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A CurtainUp Review
The Strange Undoing of Prudencia Hart
By Charles Wright

What happens if we let go of prose? — Prudencia Hart

We can't — — The Devil

— Why not? If we adopt a more poetic form, who knows
What might happen.
The tighter the form the less control
We have over meaning or, you might say, soul.
— Prudencia
 The Strange Undoing of Prudencia Hart
Melody Grove as the title character (Photo credit: Jenny Anderson)
Since the day Lucifer abandoned Heaven for a less lofty retreat, writers have been concocting tales about Faustian bargains that promise to be the undoing of imprudent mortals. From Orpheus and Eurydice through ancient Hebrew literature to Marlowe, Milton, Goethe, Washington Irving, Benet, Updike, and the Charlie Daniels Band ballad about the Devil at a fiddle competition in Georgia, overweening protagonists are depicted, in prose and verse, matching wits with the old tempter. Satan, possessing supernatural powers, ought to be the odds-on favorite in these conflicts; but, for stories to be compelling, there has to be uncertainty and, preferably, a surprise or two in the outcome.

There are surprises aplenty in The Strange Undoing of Prudencia Hart, a new take on the classic struggle of a human and the Devil, which is raising the roof at the Heath, a performing space and pub in Chelsea. Billed as "created by" playwright David Greig and director Wils Wilson, Prudencia Hart is an immersive entertainment featuring five talented performers equally adept at clowning and music (both vocal and instrumental). It's a production of The National Theatre of Scotland, the company that brought Black Watch to St. Ann's Warehouse and Macbeth with Alan Cummings to the Lincoln Center Festival.

Prudencia (Melody Grove) is a comely literary scholar from Edinburgh on a day-trip to the Scottish Borders for an academic conference. Her field of research is Sir Walter Scott, and the dissertation she's writing concerns the "topography of hell" in literature.

The conference coincides with the gargantuan blizzard of December 2010. Since Prudencia Hart is an immersive entertainment, the spectators, seated around tables, tear up paper napkins and toss the white shreds in the air to simulate snow. The Heath's well-stocked bar and the complimentary whiskey shots served before the play begins provide Dutch courage for audience members uneasy about the show's audience-participation aspects.

At the conference, Prudencia encounters her professional nemesis, Dr. Colin Syme (Paul McCole ), "who — can you believe this — gets actual grants / for the recording and analysis of football chants." Yes, a substantial portion of The Strange Undoing of Prudencia Hart is written in verse (some of it good, some doggerel, but all amusing).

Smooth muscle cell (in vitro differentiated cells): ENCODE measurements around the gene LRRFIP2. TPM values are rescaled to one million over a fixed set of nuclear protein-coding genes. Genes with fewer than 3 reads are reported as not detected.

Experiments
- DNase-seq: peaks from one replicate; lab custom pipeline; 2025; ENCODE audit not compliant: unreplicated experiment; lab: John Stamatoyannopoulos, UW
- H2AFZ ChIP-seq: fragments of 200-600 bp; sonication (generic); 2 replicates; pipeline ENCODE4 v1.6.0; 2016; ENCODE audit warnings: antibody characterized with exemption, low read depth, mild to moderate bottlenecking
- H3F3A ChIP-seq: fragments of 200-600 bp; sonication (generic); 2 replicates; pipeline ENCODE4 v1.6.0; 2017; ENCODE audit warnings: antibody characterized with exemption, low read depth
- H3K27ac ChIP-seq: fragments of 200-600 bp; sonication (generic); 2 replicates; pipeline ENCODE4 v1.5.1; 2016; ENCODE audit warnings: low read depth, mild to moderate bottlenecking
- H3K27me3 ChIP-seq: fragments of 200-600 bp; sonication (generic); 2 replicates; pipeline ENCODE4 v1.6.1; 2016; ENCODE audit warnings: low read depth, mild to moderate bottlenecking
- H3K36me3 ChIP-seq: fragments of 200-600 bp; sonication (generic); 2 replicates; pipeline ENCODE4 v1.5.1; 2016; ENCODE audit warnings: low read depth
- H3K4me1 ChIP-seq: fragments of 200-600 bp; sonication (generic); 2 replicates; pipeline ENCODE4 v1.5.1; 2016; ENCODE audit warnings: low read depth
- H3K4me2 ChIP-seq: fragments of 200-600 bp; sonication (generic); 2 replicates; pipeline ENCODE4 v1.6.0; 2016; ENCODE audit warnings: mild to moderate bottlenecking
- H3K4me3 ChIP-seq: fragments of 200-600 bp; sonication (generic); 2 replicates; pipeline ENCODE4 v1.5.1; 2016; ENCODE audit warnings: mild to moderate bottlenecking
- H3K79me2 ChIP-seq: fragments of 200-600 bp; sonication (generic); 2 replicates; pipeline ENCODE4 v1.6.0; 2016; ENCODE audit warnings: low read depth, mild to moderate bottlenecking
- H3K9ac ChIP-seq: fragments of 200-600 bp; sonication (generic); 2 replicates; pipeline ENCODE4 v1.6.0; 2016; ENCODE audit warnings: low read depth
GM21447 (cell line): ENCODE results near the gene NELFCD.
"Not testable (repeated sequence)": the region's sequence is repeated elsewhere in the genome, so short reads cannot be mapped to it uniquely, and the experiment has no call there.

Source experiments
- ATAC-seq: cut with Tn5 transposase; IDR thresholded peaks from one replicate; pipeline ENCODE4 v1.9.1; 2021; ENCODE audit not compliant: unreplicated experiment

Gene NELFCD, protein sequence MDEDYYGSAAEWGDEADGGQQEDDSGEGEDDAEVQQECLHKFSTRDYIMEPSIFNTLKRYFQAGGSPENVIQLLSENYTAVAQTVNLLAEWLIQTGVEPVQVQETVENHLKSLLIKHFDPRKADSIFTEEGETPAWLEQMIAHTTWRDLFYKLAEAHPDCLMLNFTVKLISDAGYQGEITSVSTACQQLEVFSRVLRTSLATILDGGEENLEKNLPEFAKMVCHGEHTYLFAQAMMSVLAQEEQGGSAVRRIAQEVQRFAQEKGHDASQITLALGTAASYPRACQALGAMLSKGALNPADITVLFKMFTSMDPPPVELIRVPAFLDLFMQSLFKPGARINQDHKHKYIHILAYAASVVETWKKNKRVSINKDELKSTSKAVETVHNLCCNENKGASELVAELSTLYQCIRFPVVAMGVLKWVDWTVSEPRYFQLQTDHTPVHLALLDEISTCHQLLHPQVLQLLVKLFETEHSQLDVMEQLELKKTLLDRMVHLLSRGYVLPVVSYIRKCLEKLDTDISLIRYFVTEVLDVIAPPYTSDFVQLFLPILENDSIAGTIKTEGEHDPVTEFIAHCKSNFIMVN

At the opening panel of the conference, "On the Linguistics and Transmission of Oral Narratives and Balladry (Border Ballads, Neither Border Nor Ballad?)," Prudencia squares off against Syme and other university types who are spouting pseudo-scientific gobbledygook about Scottish literature. In her view, scholarly reflection should avoid literary theory and focus on a close reading of texts and, especially, on the majesty of verse and the beauty of language.

Fed up with the conference, Prudencia wants to leave for home but, with Scotland getting its heaviest snowfall in decades, she's stuck. What's worse, she can't evade Syme, who has seduction in mind.

The plot, silly but diverting, follows Prudencia from pub to disco to Costco parking lot and onward to the underworld, where the Devil (Peter Hannah) maintains an extraordinary library. But the library contains only prose. Hell, as it turns out, is a place without poetry or wi-fi.

The playwright and producers have inserted an intermission between the scenes on earth and those in the netherworld. After that break in the action, The Strange Undoing of Prudencia Hart loses steam. In part, the problem can be attributed to the script's transition from zippy verse to prose that's decidedly prosaic. But it's also that the preoccupations of small-beer academicians don't justify two hours of ridicule. Greig and Wilson could have made their satiric points effectively in an hour or 90 minutes and without an intermission. But this is a commercial venture and the management needs business at their bar. With a couple of intermission drinks under their belts, patrons may overlook the fact that the second part is less engaging than the first.

The Heath is in the McKittrick Hotel — a performance venue rather than a hotel — which is also home to another interactive entertainment, Sleep No More, which has been running since 2011. The Heath is a cozy room with a warm, clubby atmosphere, grand-looking bar, and a great many tables set very closely together. It seems an unlikely place for a rambunctious play with music, spirited dancing, and the occasional eruption of violent conflict, but it turns out to be ideal.

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The Strange Undoing of Prudencia Hart
Created by David Greig and Wils Wilson
Written by David Greig
Director: Wils Wilson
Cast: Annie Grace; Melody Grove; Peter Hannah; Paul McCole; Alasdair Macrae
Design: Georgia McGuinness
Movement Director: Janice Parker
Musical Director: Alasdair Macrae
Running Time: 2 hours and 15 minutes, with one intermission
Presented by The National Theatre of Scotland; produced by Emursive in accociation with Rebecca Gold Productions
The McKittrick Hotel, 542 West 27th Street

>From 11/16/16; opened 12/13/16; closing 3/26/17
Reviewed by Charles Wright at December 12th press performance

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